Recent near-miss incident in Burrard Inlet underscores need for better safe boating awareness
Spike in boating and paddling activity expected for May long weekend; boating safety reminders from the port authority
A recent near-miss incident between a recreational power boat and a SeaBus in Burrard Inlet highlights the need for increased safe boating awareness.
With a spike in recreational boating activity expected over the long weekend and in recognition of National Safe Boating Awareness week May 19 to 25, the Vancouver Fraser Port Authority is reminding recreational boaters and paddlers to keep clear of port operations and commercial activity areas to stay safe on the water. This includes activities in waterways around English Bay, First Narrows, Second Narrows, the Vancouver inner harbour, and the Fraser River.
“We typically see a spike in recreational boating activity throughout Burrard Inlet during the May long weekend when the weather warms up,” said Egge Kloosterboer, manager of marine operations and deputy harbour master at the Vancouver Fraser Port Authority. “As more boaters and paddlers are out on the water, in addition to regular traffic through the port, it is important to review and follow the safe boating practices.”
If you’re planning to head out on the water this long weekend, make sure to take some time to review the port authority’s safe boating guidelines to ensure you’re complying with the rules of the water.
Here are 10 reminders to stay safe on the water:
- Check current conditions – Check weather, tide, currents and water levels before you head out. Summer temperatures bring additional navigation hazards to the Fraser River as the freshet runoff can increase current flows and waterlevels, debris, compromise clearances
beneath bridges, and changes in elevation to river beds.
- Hug the shoreline – Steering clear of the deep-sea vessel route is key to maintaining safety for all on the water. Stay as close as possible to the shoreline as safe and practical to avoid incidents with commercial ships.
- Boating at night is different – It’s more difficult to see your surroundings at night, so be sure to have the proper lighting and safety equipment on board if boating at night. Take extra precaution and go slower.
- Pay attention to your surroundings – Always be aware of other vessels around you and comply with the restricted areas. If you hear five or more short and rapid blasts of a ship’s whistle, this means you’re in immediate danger and must clear the area. Monitor VHF (Very High Frequency) 16 and 12 on your radio.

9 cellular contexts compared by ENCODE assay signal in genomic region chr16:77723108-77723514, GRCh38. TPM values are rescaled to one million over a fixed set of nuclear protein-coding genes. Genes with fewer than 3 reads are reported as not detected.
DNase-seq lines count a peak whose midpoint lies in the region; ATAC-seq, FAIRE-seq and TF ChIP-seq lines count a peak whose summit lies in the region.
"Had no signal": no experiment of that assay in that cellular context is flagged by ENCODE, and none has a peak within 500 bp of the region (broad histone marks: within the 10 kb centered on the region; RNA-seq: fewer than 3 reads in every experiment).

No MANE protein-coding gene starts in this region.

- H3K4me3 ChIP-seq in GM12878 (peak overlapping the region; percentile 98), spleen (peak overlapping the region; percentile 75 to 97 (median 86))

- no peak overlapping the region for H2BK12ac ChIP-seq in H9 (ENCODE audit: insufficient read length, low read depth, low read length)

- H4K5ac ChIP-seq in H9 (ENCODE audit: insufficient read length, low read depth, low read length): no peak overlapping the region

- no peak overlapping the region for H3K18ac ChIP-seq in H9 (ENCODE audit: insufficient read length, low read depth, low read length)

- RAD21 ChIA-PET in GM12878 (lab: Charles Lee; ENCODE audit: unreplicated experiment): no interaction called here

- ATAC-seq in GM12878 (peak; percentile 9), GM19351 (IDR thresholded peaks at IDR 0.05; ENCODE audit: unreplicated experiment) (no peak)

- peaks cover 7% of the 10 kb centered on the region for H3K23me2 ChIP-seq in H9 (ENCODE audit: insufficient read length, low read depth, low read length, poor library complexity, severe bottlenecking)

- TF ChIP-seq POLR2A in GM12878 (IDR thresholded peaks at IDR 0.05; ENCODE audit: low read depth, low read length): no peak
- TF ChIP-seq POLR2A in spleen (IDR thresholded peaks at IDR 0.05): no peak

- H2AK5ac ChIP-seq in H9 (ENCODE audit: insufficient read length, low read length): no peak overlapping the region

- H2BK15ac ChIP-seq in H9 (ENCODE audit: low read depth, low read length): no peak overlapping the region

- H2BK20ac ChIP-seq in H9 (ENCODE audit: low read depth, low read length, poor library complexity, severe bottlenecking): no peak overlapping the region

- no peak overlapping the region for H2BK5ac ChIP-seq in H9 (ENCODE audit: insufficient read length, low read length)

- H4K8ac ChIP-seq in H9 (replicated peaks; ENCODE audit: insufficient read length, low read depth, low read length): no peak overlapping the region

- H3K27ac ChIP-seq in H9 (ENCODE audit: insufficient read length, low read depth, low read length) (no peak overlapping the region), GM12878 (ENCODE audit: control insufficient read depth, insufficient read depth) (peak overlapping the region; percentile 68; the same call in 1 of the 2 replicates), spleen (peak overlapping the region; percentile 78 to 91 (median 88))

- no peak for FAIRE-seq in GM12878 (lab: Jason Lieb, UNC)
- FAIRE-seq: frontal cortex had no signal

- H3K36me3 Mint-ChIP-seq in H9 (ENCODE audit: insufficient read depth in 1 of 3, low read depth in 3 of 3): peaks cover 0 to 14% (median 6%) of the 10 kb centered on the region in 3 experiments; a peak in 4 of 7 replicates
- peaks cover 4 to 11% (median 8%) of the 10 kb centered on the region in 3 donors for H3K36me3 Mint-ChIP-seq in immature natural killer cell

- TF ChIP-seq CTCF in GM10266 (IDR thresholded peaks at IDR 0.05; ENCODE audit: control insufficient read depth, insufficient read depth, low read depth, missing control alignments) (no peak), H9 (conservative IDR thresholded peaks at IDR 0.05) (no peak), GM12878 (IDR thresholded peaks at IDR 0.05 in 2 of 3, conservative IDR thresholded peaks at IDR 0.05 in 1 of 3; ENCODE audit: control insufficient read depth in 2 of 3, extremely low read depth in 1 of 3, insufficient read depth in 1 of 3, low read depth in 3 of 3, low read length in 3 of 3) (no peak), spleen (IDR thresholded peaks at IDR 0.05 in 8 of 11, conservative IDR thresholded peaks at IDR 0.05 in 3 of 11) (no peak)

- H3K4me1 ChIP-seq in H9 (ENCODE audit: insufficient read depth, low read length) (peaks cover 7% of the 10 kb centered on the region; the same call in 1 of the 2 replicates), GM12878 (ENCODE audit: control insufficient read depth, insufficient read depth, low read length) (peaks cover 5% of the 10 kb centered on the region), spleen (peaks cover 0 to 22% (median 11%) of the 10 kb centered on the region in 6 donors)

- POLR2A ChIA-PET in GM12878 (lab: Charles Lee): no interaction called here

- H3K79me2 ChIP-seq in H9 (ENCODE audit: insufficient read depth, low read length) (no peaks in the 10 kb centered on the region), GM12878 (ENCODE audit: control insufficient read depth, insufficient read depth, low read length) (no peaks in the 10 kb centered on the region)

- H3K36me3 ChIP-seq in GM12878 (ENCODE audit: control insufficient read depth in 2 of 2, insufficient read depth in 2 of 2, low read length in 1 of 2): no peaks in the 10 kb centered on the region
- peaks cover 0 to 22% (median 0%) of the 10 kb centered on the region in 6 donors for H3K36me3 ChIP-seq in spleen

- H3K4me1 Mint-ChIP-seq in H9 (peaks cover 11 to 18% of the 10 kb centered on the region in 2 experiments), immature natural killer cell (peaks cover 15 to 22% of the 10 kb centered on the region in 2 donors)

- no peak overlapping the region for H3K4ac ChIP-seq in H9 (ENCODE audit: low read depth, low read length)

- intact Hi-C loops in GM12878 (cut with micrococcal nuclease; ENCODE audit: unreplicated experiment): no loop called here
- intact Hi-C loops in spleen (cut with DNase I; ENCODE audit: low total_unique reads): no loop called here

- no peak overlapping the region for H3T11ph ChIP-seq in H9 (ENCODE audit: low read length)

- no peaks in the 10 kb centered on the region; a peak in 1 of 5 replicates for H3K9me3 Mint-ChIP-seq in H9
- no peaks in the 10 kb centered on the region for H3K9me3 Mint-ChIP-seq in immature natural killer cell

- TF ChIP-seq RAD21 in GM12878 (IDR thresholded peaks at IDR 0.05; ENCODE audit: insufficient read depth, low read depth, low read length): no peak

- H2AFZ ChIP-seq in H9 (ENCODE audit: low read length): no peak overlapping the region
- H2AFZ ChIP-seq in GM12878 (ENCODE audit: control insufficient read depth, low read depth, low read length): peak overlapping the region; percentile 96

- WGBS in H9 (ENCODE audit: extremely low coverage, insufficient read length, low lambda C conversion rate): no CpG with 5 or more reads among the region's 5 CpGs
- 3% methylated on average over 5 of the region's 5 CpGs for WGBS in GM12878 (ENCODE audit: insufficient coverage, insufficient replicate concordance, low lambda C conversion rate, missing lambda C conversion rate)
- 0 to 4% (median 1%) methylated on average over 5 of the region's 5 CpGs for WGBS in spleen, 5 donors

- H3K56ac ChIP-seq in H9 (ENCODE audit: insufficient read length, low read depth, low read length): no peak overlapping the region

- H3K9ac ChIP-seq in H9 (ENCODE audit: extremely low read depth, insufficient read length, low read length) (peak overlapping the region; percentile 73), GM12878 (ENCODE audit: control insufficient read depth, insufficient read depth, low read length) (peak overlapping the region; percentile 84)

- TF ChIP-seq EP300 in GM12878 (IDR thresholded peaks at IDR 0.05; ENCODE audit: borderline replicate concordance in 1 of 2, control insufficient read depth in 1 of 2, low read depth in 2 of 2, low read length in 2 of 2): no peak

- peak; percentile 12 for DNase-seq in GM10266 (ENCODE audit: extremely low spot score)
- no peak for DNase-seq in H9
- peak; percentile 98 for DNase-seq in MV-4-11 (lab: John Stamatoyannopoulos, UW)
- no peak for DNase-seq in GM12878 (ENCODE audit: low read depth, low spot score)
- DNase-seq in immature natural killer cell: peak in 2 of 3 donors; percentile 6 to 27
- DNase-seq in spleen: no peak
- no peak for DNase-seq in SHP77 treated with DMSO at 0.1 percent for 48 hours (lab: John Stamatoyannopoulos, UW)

- Go slowly – The waters are busier this time of year. Go a little slower, give yourself more time and plan your day accordingly.
- Be prepared to move – Large, deep-sea ships have limited visibility – don’t assume they can see you. They also can’t move quickly, especially in narrow channels. Even if you have the right-of-way, you must yield to them.
- Consult official publications – To avoid collision, look at nautical charts for depth surroundings and our website for bridge and transit procedures.
- Never get between a tugboat and its tow – Tow cables are often submerged and not visible.
- Boat respectfully – Keep wake and wash to a minimum to avoid damage to sensitive habitat, property or other vessels. Remember, no wake when passing moored seaplanes.
- Report incidents – If you see anyone violating the safe boating practices, contact the Port Operations Center 24/7 at: 604.665.9086 to report the incident. In an emergency, press *16 on your mobile phone, VHF: 16 on your radio or, as always, you can phone 911.
The Vancouver Fraser Port Authority is responsible for maintaining the safe and efficient movement of marine traffic within the Port of Vancouver. In partnership with other agencies, the port authority regularly assists to keep shipping lanes clear of small vessel traffic.
For more information, visit portvancouver.com/safeboating to review the safe boating guides for the Burrard Inlet and Fraser River.
- Fraser River Safe Boating Guide [PDF]
- Burrard Inlet Safe Boating Guide [PDF]
- For up-to-date information on safety tips and requirements for pleasure crafts, see Transport Canada’s Office of Boating Safety
- Port Information Guide [PDF] for localized practices and procedures at the Port of Vancouver
- VIDEO: Port authority safety cameras capture a dangerous near-miss for a recreational boater in the Burrard Inlet
- VIDEO: Near-miss incident between a tug and tow
About the Vancouver Fraser Port Authority:
The Vancouver Fraser Port Authority is responsible for the stewardship of the federal port lands in and around Vancouver, British Columbia. It is financially self-sufficient and accountable to the federal minister of transport and operates pursuant to the Canada Marine Act. The Port of Vancouver is Canada’s largest, and the third largest in North America by tonnes of cargo, facilitating trade between Canada and more than 170 world economies. Located in a naturally beautiful setting on Canada’s west coast, the port authority and port terminals and tenants are responsible for the efficient and reliable movement of goods and passengers, integrating environmental, social and economic sustainability initiatives into all areas of port operations. Enabling the trade of approximately $200 billion in goods, port activities sustain 115,300 jobs, $7 billion in wages, and $11.9 billion in GDP across Canada.
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